(NEW YORK) — Nancy Davis Reagan, wife of the late President Ronald Reagan, died Sunday at her home in Los Angeles. She was 94.
The former first lady will perhaps be best remembered for her loyalty to her husband. She became fiercely protective of him after a 1981 assassination attempt, and later stood by him as Alzheimer’s disease overtook him in his last years.
In a 1998 Vanity Fair article, she vocalized this loyalty: “When I say my life began with Ronnie, well, it’s true. It did,” she said.
During her White House years, she sponsored a major drug prevention crusade aimed at children and young adults. She toured the U.S. and other nations as part of her “Just Say No” campaign, traveling almost 250,000 miles.
As the first lady from 1981 to 1989, Reagan endured criticism for bringing high fashion and a lavish lifestyle to the White House in a time of recession. Some critics called her “Queen Nancy.”
After her husband was diagnosed with Alzheimer’s disease in 1994, Reagan became an outspoken advocate for Alzheimer’s research and formed the Ronald & Nancy Reagan Research Institute in Chicago the following year.
Reagan, who died of heart failure, will be buried next to her late husband at the Ronald Reagan Presidential Library in Simi Valley, California.
A ‘Painful’ Childhood
Born on July 6, 1921, in New York City, Nancy Reagan was the only child of radio actress Edith Luckett and her husband, Kenneth Robbins, the son of a once-well-to-do family who worked as a car salesman. Robbins was a Princeton graduate, but his daughter’s memoir, “My Turn,” says that he “wasn’t very ambitious.” Nancy’s parents soon separated and divorced.
Nancy’s interest in acting was sparked at an early age, as she went from theater to theater with her mother and enjoyed experimenting with stage clothes and makeup.
But life as a single working mother proved too difficult for Luckett, who sent Nancy to live with her uncle and aunt, Virginia and Audley Galbraith, in Bethesda, Maryland. Though Nancy occasionally visited her mother during stopovers in New York, she later recalled their separation as “a painful period” in her childhood.
In 1929, Luckett quit her acting career to marry a prominent neurosurgeon, Loyal Davis, whom Nancy quickly accepted as a father figure. The family moved to Chicago, where Nancy attended the Girls’ Latin School and took up swimming, dancing and tennis.
She attended Smith College in Massachusetts, where she was a self-described “average student” and regularly performed in campus plays. She graduated in 1943.
She launched her acting career shortly after graduation, billing herself as Nancy Davis. She toured from Detroit to New York City with a non-speaking role in “Ramshackle Inn” before landing a minor spot in the musical “Lute Song,” acting opposite Yul Brynner and Mary Martin in what would be her only Broadway appearance.
After a series of smaller parts, Reagan attracted the attention of MGM Studios and moved to Hollywood to begin work on her first feature film, “The Doctor and the Girl.”
Nancy Reagan’s career in Hollywood included 11 feature films, among them “The Next Voice You Hear,” “Donovan’s Brain” and the Academy Award-nominated documentary, “The Dark Wave.”
While filming “East Side, West Side,” Nancy Davis’s name wrongfully appeared on a published list of alleged communist supporters. She sought assistance from the then-president of the Screen Actors Guild, Ronald Reagan, who met her over dinner.
“I don’t know if it was exactly love at first sight,” Nancy Reagan later said, “but it was pretty close.”
The couple wed on March 4, 1952, in Los Angeles, with actor William Holden and wife Ardis as the only witnesses.
The Reagans starred together in the 1957 World War II film “Hellcats of the Navy” with Nancy playing a Navy nurse and Ronald the commanding officer of a submarine.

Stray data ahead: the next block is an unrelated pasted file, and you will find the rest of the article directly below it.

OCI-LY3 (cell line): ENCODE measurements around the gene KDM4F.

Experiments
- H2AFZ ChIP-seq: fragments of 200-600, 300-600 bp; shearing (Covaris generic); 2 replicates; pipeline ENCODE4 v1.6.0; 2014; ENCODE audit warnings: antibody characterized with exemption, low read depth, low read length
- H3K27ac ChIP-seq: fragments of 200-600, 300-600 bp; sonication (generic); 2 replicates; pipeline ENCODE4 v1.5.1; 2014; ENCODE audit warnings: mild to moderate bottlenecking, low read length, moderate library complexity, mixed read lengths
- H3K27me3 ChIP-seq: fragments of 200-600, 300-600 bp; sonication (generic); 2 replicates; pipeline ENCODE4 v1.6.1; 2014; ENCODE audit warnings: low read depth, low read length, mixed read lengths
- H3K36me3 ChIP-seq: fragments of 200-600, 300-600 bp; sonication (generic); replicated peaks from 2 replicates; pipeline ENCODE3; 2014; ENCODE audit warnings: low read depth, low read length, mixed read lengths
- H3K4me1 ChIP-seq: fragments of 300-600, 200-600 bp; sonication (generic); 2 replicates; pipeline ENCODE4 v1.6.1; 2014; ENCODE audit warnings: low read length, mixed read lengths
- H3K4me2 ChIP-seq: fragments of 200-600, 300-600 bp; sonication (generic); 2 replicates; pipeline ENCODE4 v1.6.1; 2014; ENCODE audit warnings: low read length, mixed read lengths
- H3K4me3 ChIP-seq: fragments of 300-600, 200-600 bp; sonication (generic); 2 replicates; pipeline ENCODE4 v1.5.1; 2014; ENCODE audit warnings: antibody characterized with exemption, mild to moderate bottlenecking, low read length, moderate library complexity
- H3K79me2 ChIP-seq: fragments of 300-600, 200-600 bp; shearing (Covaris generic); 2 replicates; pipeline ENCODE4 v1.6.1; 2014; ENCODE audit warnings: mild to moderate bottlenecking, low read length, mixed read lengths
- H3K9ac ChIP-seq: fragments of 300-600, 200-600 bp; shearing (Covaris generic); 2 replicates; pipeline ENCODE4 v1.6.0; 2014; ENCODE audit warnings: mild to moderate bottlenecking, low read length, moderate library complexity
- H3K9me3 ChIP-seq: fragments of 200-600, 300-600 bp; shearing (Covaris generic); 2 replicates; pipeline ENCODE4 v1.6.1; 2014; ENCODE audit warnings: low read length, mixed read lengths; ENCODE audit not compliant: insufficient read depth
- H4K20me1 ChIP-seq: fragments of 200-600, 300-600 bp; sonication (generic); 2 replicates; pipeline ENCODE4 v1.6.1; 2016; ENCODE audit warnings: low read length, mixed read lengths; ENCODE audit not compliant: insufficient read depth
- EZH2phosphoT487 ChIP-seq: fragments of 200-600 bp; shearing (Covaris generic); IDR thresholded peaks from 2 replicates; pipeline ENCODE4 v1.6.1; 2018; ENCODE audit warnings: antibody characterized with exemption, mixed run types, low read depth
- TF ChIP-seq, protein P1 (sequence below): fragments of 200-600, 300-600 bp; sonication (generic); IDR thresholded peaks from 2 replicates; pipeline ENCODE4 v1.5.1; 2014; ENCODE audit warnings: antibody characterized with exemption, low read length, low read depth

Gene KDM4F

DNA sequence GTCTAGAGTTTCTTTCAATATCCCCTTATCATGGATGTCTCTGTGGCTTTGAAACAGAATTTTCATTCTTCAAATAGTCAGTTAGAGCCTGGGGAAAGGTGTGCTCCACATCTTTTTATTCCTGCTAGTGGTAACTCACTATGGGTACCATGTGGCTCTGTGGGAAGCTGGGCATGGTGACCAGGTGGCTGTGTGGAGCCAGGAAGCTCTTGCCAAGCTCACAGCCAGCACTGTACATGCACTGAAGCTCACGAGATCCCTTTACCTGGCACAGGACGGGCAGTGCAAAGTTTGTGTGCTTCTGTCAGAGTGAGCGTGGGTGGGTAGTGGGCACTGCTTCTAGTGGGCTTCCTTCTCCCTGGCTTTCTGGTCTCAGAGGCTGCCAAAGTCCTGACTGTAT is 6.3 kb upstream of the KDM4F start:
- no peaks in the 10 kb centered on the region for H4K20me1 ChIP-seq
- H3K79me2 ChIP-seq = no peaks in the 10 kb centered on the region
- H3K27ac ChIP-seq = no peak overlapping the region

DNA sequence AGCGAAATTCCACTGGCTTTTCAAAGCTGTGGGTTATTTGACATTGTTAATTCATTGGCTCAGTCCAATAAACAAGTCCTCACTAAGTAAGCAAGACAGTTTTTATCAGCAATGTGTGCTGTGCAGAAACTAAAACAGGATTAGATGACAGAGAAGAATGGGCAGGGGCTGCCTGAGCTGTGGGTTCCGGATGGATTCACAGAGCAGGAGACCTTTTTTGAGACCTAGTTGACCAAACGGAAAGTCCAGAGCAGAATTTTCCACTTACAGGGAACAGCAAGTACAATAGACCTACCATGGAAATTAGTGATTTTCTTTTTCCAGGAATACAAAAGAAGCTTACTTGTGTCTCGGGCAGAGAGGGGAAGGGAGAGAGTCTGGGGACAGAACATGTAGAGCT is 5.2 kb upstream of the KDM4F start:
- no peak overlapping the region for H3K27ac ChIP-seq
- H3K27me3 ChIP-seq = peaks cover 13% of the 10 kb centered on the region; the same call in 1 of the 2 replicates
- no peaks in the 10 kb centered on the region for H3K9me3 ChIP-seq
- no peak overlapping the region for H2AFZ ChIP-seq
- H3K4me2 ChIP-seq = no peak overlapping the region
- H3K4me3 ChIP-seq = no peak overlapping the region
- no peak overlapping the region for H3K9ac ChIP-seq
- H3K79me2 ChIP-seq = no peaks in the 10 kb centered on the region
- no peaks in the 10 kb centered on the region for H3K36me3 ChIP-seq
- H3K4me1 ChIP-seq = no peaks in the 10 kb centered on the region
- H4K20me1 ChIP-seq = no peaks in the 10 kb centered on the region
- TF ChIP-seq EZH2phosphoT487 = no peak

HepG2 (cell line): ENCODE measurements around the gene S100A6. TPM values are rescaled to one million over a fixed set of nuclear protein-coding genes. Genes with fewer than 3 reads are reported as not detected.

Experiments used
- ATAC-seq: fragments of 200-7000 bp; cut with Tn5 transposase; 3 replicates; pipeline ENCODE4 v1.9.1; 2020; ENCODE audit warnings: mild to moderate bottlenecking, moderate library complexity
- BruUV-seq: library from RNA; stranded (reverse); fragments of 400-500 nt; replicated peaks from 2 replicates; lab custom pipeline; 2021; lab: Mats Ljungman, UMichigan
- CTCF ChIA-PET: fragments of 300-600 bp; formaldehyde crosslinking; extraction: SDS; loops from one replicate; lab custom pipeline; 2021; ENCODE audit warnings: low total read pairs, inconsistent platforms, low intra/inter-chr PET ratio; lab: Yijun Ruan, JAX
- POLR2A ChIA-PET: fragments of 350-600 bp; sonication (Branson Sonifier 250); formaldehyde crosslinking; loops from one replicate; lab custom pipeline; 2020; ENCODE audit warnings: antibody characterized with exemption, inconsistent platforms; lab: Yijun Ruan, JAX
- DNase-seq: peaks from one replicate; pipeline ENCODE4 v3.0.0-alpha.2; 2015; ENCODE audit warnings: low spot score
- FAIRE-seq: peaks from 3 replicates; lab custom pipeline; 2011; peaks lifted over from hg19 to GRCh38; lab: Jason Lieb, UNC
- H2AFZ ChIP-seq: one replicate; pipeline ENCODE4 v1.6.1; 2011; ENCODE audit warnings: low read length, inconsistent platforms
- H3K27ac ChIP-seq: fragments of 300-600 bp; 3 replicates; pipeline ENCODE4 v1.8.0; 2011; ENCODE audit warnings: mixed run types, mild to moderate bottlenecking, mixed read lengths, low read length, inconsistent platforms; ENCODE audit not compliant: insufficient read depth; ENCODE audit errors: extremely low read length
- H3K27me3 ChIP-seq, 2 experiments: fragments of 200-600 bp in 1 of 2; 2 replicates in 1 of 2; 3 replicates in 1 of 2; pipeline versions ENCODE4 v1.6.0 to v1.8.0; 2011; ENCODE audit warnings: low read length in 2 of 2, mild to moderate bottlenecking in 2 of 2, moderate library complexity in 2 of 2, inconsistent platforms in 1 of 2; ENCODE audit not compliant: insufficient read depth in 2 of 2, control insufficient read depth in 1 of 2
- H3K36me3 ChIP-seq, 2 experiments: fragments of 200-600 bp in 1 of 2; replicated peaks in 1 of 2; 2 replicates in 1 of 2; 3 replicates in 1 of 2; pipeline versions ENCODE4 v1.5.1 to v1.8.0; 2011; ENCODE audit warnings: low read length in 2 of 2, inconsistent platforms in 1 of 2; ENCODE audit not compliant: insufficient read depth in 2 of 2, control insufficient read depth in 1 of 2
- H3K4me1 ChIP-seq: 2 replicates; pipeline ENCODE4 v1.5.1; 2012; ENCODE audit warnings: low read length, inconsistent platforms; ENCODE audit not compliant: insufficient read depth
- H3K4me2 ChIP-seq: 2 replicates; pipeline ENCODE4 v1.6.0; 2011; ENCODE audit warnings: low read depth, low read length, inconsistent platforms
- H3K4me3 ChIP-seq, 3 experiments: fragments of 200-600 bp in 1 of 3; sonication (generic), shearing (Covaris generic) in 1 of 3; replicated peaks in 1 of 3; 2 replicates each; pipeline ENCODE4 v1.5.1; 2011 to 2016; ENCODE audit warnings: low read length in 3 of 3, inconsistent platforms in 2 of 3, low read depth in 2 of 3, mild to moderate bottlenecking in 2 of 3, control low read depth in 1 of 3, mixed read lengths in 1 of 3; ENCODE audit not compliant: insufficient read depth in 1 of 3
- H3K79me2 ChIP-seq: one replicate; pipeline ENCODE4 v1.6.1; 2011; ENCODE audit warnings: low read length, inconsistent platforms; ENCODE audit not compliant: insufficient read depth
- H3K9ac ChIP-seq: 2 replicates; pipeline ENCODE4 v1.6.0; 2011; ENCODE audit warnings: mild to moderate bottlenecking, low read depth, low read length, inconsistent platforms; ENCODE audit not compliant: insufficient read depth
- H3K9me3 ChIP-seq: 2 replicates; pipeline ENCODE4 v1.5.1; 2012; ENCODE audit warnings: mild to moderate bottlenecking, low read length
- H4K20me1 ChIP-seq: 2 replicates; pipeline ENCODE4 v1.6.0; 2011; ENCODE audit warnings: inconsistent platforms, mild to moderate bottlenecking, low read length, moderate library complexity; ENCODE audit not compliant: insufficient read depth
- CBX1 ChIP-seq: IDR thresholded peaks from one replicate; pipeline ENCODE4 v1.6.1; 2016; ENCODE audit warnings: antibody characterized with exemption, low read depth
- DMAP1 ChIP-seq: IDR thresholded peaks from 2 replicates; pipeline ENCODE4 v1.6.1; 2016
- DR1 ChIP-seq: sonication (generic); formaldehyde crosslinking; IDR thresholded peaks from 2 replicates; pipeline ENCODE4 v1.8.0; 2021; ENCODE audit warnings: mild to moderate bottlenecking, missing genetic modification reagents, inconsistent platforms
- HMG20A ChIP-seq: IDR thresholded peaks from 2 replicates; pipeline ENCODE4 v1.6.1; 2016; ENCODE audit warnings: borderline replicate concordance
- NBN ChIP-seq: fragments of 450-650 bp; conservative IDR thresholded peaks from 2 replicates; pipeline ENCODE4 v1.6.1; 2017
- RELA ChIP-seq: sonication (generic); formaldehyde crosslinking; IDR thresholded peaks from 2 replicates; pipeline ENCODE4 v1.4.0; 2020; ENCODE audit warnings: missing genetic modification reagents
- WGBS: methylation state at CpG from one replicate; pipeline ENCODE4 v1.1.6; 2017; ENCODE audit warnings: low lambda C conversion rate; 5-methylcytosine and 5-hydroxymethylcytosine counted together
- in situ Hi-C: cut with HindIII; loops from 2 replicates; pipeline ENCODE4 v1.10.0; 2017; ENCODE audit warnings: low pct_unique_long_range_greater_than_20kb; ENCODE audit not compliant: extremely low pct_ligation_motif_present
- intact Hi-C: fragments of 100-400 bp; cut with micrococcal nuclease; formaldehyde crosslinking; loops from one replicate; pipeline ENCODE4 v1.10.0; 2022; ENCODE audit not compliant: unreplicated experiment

While Ronald Reagan continued his film career, Nancy Reagan retired from acting and raised their children, Patti and Ronald Jr., in addition to stepchildren Maureen and Michael from Ronald’s previous marriage to actress Jane Wyman.
“I never was really a career girl,” Reagan said in 1980. “I became an actress because I didn’t want to go back to Chicago and lead the life of a post-debutante. I wanted to do something until I found the man I wanted to marry.”
As host of “General Electric Theatre,” Ronald Reagan gave traveling speeches encouraging smaller government, and began to focus on political issues. By 1962, after years as a Democrat, he had officially changed to the Republican party, and in 1964, after making a fundraising speech at a campaign event for presidential hopeful Sen. Barry Goldwater, R-Arizona, he became the darling of the conservative movement.
He announced his candidacy for governor of California in 1966, and Nancy Reagan found herself thrust into the role of campaigner. Eager to support her husband but wary of speechmaking, Reagan adopted what would become her signature question-and-answer format while making campaign appearances. Ronald Reagan won the election in a landslide.
The Golden State Gets a Makeover
As the first lady of California, Nancy Reagan did not find the governor’s residence — an old Victorian mansion in Sacramento — to be up to standard. Her first order of business was to move the family to a 12-room Tudor home in the suburbs, citing concerns for her children’s safety.
“That house was so depressing that I just couldn’t stand the thought of living there,” Reagan later wrote in her memoir. “It was a tinderbox, its wooden frame eaten through by dry rot.”
The move brought her stiff criticism. One People magazine contributor dubbed her “imperious.”
During her eight years in Sacramento, the press remained fascinated with Nancy Reagan’s elegance. A 1967 article in Life magazine reported that she flew a private hairdresser from Los Angeles for important events, describing her as “a walking showcase for California fashion designers.”
Through her visits with hospitals and homes for emotionally and physically handicapped children, Reagan became a strong advocate of the Foster Grandparent Program — which pairs senior citizens as mentors to youth with exceptional needs — and worked to promote it throughout the state.
The First Lady and the Refurbishment
Nancy Reagan helped her husband in his unsuccessful 1976 bid for the Republican presidential nomination but later joined him in lending support to the Republican nominee, Gerald R. Ford.